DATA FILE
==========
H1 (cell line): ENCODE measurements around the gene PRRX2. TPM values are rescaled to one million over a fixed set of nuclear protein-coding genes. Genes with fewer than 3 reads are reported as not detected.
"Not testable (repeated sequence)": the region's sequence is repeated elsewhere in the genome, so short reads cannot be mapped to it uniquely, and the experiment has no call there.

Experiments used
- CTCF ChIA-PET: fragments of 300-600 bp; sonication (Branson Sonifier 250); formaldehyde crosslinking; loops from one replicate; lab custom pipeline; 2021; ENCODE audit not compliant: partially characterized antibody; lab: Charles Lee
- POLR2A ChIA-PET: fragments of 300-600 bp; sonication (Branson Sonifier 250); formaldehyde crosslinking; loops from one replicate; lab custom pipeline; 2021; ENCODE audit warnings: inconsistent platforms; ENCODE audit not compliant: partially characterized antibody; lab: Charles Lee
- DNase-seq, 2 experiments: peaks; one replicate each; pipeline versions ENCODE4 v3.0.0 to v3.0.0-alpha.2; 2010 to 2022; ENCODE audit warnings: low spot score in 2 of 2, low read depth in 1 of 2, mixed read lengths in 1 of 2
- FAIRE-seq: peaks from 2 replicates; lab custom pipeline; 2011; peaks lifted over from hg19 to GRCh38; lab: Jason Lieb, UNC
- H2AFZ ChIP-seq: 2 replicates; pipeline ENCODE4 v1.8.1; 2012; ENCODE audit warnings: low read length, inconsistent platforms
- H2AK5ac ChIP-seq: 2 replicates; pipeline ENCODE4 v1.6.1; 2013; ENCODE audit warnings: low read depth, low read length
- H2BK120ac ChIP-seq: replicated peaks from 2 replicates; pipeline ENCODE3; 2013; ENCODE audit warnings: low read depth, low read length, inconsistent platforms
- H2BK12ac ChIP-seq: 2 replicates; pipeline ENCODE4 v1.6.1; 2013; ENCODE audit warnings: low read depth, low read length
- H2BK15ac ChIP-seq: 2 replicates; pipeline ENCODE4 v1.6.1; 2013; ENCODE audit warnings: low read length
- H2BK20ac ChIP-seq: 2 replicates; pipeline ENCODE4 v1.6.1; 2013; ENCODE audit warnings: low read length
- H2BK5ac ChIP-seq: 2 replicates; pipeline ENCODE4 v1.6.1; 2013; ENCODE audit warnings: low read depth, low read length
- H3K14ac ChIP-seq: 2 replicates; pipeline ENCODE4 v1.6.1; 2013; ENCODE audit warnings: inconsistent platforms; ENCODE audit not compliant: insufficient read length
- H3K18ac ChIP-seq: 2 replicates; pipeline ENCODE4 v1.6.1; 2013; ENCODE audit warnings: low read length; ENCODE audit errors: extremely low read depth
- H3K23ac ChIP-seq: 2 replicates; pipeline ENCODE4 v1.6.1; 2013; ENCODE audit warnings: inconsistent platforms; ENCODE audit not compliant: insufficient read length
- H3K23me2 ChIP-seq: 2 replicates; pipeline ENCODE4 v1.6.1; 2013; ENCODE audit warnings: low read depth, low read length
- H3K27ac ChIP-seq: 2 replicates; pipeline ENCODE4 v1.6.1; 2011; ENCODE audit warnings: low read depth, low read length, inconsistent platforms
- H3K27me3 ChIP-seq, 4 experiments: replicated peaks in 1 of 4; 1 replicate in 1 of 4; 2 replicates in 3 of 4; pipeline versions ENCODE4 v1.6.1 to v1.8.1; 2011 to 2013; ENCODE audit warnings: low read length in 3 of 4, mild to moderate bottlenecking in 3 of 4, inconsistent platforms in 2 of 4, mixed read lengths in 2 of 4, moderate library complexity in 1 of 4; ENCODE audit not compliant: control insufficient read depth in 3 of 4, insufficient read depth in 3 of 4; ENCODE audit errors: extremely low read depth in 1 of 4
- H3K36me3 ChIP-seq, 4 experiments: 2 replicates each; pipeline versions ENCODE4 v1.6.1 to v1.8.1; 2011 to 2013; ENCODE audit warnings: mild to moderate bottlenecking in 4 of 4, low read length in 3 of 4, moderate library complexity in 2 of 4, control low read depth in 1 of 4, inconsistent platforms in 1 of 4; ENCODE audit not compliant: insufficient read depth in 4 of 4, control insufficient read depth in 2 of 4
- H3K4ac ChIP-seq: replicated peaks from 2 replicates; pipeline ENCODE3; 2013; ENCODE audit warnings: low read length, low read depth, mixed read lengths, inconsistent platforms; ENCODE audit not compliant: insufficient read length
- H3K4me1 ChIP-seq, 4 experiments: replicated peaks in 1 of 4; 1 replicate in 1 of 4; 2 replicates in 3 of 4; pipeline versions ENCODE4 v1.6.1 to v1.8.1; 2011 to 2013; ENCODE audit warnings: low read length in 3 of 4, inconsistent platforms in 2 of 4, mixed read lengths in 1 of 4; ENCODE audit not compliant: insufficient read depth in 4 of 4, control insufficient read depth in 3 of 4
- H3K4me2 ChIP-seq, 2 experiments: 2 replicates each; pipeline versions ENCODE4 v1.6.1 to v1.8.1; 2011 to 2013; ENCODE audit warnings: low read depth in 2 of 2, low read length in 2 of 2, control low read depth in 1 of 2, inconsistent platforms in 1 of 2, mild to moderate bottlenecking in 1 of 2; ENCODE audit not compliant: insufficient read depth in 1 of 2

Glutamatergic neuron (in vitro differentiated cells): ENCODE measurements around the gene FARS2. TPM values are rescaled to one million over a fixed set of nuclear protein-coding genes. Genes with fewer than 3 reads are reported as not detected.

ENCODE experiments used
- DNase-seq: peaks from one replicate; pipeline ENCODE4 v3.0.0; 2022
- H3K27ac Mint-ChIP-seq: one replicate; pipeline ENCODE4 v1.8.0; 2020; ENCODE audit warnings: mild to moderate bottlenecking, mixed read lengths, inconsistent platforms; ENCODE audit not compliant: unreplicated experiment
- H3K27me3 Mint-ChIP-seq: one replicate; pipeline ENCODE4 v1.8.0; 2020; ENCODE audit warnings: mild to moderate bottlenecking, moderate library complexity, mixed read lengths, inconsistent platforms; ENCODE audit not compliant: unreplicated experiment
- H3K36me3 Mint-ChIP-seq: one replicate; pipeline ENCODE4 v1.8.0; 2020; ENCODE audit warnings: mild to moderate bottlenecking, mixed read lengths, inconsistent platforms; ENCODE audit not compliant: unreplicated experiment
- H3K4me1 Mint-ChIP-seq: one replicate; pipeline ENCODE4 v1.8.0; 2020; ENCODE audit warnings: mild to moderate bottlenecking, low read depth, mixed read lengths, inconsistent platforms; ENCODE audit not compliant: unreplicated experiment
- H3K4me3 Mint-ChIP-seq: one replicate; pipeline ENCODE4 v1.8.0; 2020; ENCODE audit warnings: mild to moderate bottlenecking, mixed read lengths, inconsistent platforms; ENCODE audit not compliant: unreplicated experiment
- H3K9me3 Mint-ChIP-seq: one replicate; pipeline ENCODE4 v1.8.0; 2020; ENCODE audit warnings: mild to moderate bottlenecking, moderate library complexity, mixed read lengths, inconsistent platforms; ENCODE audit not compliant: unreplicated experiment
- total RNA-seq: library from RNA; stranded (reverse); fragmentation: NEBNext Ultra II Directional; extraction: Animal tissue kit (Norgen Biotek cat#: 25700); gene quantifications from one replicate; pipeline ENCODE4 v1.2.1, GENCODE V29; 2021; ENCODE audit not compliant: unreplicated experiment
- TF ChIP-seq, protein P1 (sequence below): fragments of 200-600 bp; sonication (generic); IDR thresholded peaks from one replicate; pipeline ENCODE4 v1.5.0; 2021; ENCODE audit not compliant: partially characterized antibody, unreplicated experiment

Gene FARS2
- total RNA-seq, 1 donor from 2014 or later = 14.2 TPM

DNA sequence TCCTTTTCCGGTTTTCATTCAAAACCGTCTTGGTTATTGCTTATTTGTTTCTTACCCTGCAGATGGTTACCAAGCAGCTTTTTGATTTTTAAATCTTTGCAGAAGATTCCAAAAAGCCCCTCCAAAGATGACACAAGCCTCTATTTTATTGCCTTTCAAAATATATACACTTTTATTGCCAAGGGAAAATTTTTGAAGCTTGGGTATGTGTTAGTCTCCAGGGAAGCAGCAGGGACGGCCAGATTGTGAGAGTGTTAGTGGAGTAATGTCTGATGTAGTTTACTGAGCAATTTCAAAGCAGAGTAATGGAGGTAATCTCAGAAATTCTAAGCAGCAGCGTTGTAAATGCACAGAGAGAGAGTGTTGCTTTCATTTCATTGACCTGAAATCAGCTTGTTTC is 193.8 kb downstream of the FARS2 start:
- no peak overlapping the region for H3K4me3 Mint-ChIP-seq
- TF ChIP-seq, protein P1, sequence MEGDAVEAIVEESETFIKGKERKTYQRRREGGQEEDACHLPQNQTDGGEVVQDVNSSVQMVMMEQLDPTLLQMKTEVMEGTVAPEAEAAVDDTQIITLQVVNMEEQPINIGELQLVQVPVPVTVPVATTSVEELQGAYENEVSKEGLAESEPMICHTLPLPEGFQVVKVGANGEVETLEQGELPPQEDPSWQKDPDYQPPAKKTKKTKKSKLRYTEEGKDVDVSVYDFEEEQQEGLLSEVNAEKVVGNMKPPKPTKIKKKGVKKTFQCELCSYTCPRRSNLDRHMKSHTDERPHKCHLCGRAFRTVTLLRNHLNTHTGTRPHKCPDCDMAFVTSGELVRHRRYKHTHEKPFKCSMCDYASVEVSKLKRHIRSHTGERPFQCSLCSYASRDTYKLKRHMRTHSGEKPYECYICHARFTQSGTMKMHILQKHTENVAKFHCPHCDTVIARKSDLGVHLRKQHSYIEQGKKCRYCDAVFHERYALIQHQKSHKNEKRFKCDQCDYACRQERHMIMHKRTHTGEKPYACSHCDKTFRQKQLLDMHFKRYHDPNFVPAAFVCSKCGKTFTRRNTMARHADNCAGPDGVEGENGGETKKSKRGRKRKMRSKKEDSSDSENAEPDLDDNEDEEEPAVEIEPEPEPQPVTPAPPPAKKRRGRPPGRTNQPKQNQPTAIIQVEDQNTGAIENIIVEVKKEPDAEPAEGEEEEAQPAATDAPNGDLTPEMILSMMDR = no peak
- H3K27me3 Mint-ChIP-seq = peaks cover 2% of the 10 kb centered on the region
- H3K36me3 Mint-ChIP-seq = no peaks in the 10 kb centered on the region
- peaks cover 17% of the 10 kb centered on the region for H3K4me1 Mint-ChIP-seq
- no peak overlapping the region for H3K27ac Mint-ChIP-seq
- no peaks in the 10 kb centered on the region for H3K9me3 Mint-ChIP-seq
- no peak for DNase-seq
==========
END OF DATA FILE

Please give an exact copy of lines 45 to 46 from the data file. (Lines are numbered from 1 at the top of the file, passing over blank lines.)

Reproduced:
- no peaks in the 10 kb centered on the region for H3K9me3 Mint-ChIP-seq
- no peak for DNase-seq